HomeEquality & Justice'Don't be kidnapped by China,' Taiwan tells WHO in bid for separate...

‘Don’t be kidnapped by China,’ Taiwan tells WHO in bid for separate virus tally

Taiwan has urged the World Health Organization not to be “kidnapped” by China, as more countries put travel curbs on its citizens because the health agency groups the island’s coronavirus cases with China in the battle on the outbreak.

Taiwan has reported just 22 cases, versus China’s figure of more than 72,400, but the self-ruled island shares the agency’s classification of China as “very high risk”, since the WHO considers Taiwan as part of China.

“Taiwan is not ruled by China and certainly should not be labelled as an infected area,” Foreign Ministry spokeswoman Joanne Ou told a news conference on Feb. 18.

“We urge the WHO to be professional and neutral: Break away from China’s unreasonable claim. Don’t be kidnapped by China.” 

Taipei is already in a war of words with Beijing over its exclusion from the WHO, because of objections by China, which considers Taiwan its own territory and has blocked the island’s membership in many international bodies.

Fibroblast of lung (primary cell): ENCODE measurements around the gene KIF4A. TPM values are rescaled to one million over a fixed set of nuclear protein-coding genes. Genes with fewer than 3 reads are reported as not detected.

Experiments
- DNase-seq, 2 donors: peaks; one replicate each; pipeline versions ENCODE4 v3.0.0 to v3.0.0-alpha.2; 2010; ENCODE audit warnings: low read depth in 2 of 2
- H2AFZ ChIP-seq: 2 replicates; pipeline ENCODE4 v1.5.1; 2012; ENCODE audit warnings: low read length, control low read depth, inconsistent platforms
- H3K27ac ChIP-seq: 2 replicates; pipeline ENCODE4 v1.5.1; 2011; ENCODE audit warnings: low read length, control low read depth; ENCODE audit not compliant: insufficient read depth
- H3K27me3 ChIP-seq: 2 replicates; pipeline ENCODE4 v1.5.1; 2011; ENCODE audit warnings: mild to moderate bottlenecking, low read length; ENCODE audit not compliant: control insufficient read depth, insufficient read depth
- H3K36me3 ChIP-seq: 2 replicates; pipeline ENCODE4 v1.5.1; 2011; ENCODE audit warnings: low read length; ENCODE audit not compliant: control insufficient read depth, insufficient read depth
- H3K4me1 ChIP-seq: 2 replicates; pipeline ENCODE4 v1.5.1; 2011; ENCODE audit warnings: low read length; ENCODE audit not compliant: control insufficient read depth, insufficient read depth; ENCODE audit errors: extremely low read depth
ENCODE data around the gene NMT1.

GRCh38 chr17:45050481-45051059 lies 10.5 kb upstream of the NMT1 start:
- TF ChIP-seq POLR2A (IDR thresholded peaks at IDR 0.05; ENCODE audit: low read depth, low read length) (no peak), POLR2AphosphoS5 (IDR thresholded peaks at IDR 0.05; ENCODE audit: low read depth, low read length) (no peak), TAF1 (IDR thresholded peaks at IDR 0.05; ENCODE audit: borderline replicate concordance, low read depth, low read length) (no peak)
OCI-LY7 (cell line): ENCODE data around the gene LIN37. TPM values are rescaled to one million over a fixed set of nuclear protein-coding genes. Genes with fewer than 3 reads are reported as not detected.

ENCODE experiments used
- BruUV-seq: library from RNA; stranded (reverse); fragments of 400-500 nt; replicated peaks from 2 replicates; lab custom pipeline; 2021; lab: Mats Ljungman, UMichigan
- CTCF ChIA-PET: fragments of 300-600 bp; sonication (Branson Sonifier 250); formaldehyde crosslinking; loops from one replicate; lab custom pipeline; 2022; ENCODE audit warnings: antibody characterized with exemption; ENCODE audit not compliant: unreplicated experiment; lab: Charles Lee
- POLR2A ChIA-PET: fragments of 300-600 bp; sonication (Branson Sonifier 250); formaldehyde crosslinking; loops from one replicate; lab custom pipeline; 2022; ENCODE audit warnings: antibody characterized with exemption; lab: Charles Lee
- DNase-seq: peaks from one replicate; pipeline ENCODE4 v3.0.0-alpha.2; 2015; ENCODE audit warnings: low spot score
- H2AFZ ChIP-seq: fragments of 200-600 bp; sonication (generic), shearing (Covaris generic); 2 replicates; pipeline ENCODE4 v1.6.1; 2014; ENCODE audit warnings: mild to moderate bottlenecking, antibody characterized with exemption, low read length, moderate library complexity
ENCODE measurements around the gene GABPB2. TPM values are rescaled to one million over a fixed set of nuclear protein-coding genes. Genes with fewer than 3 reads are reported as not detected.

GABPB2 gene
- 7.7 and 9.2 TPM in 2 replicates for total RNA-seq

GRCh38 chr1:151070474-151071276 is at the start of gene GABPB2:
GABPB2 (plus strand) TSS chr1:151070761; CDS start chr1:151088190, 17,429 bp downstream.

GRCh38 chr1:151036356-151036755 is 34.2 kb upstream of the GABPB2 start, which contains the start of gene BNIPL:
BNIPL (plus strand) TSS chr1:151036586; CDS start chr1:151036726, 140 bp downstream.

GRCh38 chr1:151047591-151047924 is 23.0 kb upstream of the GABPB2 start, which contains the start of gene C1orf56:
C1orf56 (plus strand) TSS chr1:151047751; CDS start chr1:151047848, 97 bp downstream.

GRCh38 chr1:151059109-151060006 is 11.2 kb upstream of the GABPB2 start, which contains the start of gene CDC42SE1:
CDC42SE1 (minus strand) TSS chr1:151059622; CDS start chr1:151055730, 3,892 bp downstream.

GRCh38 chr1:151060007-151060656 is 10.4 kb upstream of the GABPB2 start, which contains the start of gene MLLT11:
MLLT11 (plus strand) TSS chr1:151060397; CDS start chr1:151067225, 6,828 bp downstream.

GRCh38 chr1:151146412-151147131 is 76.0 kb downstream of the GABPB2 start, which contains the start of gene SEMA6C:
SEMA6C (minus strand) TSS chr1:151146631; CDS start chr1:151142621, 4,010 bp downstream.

Democratically governed Taiwan says it is an independent country called the Republic of China — its formal name — and has never been part of the People’s Republic of China.

Countries including El Salvador, Mongolia, Solomon Islands and Vanuatu have adopted travel curbs for arrivals who have visited Taiwan, while the island’s largest airline is covered by an Italian ban on flights from China.

- Newsletter -

Ou said Taiwan continued to press Italy to resume flights, adding that the WHO should immediately correct its “inappropriate label” for the island.

Taiwan has scrambled diplomats around the world to ensure no more flights are cut off because of the WHO classification.

In a rare diplomatic success, Taiwan managed to get Vietnam to lift a flight ban this month. Last week, the Philippines lifted a travel ban on visitors from Taiwan imposed to rein in the spread of the virus.

© Copyright LiCAS.news. All rights reserved. Republication of this article without express permission from LiCAS.news is strictly prohibited. For republication rights, please contact us at: [email protected]

Support LiCAS.news

We work tirelessly each day to tell the stories of those living on the fringe of society in Asia and how the Church in all its forms - be it lay, religious or priests - carries out its mission to support those in need, the neglected and the voiceless.
We need your help to continue our work each day. Make a difference and donate today.